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[SOLVED] Help with dividing an exponent

Sudharaka

Well-known member
MHB Math Helper
Feb 5, 2012
1,621
MDS1005's question from Math Help Forum,


I'll keep this short. My understanding is dividing an exponent works as follows:

x^2/x^-5=x^7

The exponent rules state that you subtract the exponent in the denominator from the exponent in the numerator if they have the same base. 2 - (-5) = 7

Now, my question. Maybe I'm wrong, or maybe the answer I am looking at is wrong. I need to know which.

5x^2/10x^-5

My answer: 1/2x^7
Answer I was given: .5/x^5

The same source which provided this answer confirms my first idea of x^2/x^-5 = x^7. What changes when 5/10 is added onto the whole deal?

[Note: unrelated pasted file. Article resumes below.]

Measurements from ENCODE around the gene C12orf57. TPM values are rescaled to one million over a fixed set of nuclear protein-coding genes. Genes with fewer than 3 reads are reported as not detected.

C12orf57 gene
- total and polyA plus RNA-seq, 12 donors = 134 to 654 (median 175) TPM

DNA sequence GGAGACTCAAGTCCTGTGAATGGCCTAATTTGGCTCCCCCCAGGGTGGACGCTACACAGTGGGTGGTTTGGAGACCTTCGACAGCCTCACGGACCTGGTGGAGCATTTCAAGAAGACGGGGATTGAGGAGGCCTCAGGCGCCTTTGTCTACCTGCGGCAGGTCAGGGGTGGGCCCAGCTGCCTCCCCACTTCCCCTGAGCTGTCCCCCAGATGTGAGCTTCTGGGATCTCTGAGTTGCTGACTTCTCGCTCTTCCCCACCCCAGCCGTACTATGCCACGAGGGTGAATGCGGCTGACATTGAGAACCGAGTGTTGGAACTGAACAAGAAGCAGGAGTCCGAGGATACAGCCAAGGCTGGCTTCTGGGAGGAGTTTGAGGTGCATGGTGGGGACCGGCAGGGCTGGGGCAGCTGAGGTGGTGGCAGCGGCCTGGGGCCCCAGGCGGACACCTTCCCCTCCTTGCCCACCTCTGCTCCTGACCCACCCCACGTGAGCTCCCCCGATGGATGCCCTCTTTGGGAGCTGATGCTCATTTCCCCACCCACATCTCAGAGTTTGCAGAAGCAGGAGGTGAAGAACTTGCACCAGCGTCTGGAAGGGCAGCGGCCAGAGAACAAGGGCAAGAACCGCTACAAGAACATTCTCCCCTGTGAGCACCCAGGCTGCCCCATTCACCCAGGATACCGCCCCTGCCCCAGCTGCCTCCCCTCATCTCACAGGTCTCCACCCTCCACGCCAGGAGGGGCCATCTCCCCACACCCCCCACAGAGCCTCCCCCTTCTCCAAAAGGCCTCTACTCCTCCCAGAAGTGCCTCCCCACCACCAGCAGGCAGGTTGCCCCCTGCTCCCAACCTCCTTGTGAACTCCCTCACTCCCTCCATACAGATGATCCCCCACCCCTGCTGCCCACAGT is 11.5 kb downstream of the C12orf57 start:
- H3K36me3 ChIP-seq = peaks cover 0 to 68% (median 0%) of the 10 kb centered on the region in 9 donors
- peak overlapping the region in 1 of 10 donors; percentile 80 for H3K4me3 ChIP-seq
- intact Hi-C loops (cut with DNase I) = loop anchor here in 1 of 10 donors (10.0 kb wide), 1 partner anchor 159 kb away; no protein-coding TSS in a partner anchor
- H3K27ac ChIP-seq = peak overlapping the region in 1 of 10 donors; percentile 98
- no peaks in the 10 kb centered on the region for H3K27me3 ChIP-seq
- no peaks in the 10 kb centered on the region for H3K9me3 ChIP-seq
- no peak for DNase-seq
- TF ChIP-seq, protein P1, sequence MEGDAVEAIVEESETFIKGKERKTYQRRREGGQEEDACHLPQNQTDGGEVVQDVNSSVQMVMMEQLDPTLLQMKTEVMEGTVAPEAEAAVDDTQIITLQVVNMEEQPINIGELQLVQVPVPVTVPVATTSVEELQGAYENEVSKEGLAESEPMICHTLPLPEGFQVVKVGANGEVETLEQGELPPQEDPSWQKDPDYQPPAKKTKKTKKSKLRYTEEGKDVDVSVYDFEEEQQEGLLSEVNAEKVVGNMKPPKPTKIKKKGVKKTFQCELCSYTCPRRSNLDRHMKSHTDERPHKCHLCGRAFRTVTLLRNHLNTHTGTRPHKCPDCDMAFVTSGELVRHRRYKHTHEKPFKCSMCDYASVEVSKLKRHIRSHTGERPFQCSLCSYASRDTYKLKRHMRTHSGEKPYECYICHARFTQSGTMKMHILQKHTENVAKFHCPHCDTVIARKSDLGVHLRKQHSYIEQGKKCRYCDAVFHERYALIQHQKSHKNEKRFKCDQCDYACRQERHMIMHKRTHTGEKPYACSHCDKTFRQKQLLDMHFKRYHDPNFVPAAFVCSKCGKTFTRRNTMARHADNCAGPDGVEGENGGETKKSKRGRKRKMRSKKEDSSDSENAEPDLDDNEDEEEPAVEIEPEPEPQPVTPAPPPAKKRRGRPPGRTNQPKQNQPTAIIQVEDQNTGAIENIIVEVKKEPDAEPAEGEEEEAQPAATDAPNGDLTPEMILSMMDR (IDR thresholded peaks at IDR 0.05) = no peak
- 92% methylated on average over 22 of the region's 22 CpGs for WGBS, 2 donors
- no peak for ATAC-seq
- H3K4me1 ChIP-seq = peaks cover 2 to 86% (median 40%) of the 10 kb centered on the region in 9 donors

Hi MDS1005,

I hope you meant, that your answer is, \(\dfrac{1}{2}x^7\). If that is the case, your answer is correct and the given answer is wrong.


\[\frac{5x^{2}}{10x^{-5}}=\frac{1}{2}x^{2-(-5)}=\frac{1}{2}x^7\]
 
Last edited:

MDS1005

New member
May 27, 2012
1
Thanks. I knew that I was correct. I actually lost a half hour of sleep last night trying to figure out how the answer I was given could possibly be correct (Wondering). And now, thanks to your recommendation I now have a new forum to ask me questions in. Thanks for that Sudharaka. I'm sure I'll have many many more questions to come, seeing as I just registered for school as a physics major and still have questions like this. Physics is going to be quite an undertaking after 10 years of not doing any math in a formal setting.
 

checkittwice

Member
Apr 3, 2012
37
MDS1005,

you must use grouping symbols because of the Order of Operations.


So, then you would have:

5x^2/(10x^-5)


Better:

(5x^2)/(10x^-5)



Or, as:

[tex]5x^2/(10x^{-2})[/tex]



Or, better:

[tex](5x^2)/(10x^{-2})[/tex]